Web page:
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Why The Story My Dad Told Of Buchenwald Is Important

BACKGROUND:
My brother in law, William Quick, has gone to great lengths to obstruct the release of my father’s story of Buchenwald to the public domain.  Although Bill has no relevant property rights to the collection of writings and inscribed photographs from the camp, he has gone so far as to harass the University of Washington with emails claiming I am mentally ill, demand all of my emails over several years using my state’s public disclosure act,  and claim that I have published child pornography on THE-Ave.US.  There is more, including hacking attacks on this website.
A more recent part of his attacks is to claim that there is something wrong with the posts here that discuss not just the history of slavery in his state, South Carolina, but the racism and celebration of the Confederacy that persist today in that state.  These attacks are pretty common on his website named “Steve Shit.”   (NOTE: Bill has recently deleted the site, however a cached copy can still be found here.)

Colonel James Chaplin Beecher, circa 1863.

WWII Schwartz Estate Memorabilia 167So, in answer to Bill Quick, maybe I can get him to read this wonderful essay, “Slavery’s Enduring Resonance” by NY Times writer Edward Ball.  Ball reminisces about events in his family that occurs 150 years ago this month, ” At the start of March 1865, a company of black Union soldiers from the 35th United States Colored Troops regiment rode up the oak allée of Limerick, one my family’s rice plantations north of Charleston, where 250 of our slaves lived and worked. At the head of the column was a white colonel named James Beecher, a brother of Harriet Beecher Stowe, the author of “Uncle Tom’s Cabin.”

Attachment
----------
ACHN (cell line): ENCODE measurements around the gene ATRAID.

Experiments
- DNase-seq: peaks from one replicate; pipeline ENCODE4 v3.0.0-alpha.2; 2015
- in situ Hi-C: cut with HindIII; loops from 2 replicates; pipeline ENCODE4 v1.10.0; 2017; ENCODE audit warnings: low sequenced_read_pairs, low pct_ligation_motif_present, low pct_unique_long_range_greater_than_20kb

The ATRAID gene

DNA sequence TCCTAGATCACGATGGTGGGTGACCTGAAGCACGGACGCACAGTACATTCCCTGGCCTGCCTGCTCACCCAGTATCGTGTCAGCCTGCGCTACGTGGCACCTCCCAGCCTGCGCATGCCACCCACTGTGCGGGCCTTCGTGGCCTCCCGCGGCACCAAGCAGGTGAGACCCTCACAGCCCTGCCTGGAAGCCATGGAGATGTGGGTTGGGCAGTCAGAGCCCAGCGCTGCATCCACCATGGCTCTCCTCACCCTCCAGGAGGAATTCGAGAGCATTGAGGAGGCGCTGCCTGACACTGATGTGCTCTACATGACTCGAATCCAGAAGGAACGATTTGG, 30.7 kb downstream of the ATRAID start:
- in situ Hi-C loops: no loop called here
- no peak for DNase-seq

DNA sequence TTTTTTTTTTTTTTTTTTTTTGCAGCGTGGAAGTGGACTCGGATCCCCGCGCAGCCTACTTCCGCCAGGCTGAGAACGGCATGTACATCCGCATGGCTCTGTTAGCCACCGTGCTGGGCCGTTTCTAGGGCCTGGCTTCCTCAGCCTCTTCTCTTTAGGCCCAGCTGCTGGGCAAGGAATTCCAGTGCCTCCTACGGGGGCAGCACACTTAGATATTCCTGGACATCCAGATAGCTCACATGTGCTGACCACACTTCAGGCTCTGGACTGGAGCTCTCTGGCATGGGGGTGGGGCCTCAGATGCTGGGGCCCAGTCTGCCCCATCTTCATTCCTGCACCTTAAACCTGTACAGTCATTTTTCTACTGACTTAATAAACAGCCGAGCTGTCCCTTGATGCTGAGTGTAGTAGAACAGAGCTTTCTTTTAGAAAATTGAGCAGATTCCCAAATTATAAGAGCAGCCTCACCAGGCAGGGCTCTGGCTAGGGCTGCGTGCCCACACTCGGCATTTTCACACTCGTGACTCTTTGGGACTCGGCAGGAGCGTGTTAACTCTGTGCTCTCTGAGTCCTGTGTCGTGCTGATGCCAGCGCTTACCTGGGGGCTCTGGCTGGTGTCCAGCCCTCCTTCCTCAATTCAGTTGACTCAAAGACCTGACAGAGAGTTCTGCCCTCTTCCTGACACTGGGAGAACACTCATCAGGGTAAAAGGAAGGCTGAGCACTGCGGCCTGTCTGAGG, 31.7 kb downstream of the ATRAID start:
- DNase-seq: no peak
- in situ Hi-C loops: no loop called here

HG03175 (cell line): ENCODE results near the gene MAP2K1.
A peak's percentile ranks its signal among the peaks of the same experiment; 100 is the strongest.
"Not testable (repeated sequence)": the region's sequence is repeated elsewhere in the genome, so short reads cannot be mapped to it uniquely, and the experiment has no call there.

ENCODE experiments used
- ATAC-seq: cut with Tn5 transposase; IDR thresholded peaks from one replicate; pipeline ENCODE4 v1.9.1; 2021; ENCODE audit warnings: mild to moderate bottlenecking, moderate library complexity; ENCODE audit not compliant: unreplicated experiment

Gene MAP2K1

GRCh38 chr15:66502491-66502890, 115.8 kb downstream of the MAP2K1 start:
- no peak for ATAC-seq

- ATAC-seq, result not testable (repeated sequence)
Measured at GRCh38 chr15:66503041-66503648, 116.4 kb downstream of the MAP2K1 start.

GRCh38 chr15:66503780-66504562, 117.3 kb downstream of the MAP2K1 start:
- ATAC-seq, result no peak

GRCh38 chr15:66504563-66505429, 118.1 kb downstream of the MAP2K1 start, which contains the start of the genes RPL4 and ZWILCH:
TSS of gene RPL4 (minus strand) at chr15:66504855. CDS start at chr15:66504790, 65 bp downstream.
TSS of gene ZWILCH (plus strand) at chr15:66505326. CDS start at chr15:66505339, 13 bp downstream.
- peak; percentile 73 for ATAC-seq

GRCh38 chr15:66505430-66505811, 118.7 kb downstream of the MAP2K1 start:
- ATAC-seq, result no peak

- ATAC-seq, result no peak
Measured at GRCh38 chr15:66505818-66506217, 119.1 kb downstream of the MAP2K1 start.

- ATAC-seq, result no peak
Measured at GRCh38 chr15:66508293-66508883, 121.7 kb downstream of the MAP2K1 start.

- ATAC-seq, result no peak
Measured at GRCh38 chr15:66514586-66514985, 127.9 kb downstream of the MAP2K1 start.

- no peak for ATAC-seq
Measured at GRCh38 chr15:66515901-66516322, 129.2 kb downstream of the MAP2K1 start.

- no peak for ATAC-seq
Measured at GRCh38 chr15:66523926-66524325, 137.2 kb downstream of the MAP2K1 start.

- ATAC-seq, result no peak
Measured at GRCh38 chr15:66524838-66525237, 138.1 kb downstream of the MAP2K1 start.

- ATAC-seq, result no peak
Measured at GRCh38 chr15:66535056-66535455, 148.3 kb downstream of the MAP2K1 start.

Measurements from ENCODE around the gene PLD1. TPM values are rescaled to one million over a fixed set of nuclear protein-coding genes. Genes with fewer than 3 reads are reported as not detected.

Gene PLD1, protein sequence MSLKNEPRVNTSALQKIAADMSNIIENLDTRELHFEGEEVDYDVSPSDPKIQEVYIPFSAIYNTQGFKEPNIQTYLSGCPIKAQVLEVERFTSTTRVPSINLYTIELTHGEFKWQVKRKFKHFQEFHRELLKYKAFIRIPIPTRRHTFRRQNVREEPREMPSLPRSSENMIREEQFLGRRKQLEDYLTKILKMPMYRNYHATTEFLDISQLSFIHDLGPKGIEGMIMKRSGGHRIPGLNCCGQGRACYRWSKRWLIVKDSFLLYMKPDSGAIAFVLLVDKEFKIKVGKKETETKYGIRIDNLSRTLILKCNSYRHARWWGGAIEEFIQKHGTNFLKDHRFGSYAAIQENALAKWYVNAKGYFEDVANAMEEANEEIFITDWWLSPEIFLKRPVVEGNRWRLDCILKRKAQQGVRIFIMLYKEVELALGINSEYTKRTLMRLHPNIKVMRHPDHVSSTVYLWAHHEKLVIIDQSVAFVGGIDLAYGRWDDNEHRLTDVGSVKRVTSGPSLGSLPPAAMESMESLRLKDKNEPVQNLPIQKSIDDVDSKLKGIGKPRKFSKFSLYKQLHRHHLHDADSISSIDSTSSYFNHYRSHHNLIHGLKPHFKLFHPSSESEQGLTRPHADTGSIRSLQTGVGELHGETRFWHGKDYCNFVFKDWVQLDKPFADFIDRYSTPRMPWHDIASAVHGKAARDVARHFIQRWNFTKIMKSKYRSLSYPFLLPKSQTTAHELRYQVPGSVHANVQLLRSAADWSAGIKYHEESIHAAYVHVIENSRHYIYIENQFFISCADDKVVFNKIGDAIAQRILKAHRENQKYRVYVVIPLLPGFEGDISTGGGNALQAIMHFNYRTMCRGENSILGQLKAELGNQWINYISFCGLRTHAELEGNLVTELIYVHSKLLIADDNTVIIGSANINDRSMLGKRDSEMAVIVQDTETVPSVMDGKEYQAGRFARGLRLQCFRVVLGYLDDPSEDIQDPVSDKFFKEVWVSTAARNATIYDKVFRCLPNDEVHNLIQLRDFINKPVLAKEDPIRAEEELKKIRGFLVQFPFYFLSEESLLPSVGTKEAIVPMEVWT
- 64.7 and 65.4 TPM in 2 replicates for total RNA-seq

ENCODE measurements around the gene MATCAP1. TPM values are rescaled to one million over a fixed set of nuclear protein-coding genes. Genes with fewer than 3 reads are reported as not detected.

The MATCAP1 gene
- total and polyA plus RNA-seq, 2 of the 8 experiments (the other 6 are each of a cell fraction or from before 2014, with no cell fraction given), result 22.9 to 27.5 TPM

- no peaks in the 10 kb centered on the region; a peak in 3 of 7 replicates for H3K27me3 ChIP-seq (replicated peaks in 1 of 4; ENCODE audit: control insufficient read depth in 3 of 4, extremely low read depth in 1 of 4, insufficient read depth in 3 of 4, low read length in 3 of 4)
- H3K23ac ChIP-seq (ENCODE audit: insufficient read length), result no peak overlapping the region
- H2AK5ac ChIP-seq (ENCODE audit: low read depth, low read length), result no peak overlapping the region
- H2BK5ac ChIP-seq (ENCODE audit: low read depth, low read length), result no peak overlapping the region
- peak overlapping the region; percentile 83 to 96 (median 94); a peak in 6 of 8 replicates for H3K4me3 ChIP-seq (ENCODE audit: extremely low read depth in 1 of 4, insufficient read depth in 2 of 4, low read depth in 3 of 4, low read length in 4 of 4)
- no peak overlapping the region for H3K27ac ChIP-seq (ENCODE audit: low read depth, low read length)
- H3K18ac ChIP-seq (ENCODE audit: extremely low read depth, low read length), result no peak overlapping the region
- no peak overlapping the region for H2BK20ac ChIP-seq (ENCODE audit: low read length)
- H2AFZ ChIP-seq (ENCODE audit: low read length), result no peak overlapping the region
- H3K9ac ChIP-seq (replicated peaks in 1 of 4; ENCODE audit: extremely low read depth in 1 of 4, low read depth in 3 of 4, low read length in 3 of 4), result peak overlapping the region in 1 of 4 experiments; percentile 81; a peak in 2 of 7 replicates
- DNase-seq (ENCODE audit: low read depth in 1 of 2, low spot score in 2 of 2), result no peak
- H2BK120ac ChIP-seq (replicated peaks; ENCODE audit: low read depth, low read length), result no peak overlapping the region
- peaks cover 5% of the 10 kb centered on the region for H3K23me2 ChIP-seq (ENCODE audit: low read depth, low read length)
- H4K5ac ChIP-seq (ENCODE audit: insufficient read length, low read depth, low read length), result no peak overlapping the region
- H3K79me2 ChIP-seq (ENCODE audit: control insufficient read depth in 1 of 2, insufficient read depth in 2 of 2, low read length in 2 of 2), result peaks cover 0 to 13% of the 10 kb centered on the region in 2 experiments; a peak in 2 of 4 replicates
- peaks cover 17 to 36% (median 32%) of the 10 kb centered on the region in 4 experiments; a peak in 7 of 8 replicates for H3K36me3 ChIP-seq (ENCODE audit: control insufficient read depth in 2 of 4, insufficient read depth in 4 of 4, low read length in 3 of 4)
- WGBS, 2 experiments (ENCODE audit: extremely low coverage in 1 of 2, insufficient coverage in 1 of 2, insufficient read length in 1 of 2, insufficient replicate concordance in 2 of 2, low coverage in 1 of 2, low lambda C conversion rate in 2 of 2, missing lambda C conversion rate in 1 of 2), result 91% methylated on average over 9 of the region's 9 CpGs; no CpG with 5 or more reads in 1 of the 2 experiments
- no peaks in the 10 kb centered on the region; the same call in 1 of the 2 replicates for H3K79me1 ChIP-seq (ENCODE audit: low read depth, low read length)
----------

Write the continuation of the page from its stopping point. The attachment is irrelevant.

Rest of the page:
The story goes on, in part filled in by the diaries kept by Colonel James Chaplin Beecher, the commanding officer of those troops. Ed Ball goes on to talk of his ancestor …”William Ball opened his front door to admit Colonel Beecher. The white officer and abolitionist had one demand: “I want to see all the people on this place, now, in front of the house.” The black village gathered — field hands, cooks, boatmen, hostlers, nurses, carpenters, mothers, seamstresses, children, old people — and Beecher yelled, “You are free as birds, you don’t have to work for these people anymore!  Many in the black village, according to a diary, danced and sang, while others fell to their knees and prayed. That night the scene gradually turned to one of drunkenness and music. The food stores were emptied, the china was smashed and a tent city went up on the lawn for the invaders — or liberators.”

The writer continues ” …  I imagine these scenes were similar to ones at the end of World War II in Europe, when American and Soviet armies arrived at the gates of the German camps in Central and Eastern Europe. In popular memory — in white memory — the plantations of the antebellum South were like a necklace of country clubs strewn across the land. In reality, they were a chain of work camps in which four million were imprisoned. Their inhabitants, slaves, were very much survivors, in the Holocaust sense of that word.”

Perhaps this will help Bill Quick understand why its so important, now less than three weeks from the 70th anniversary of the entry of my Dad with other American, that this part of the story be passed on to the public.


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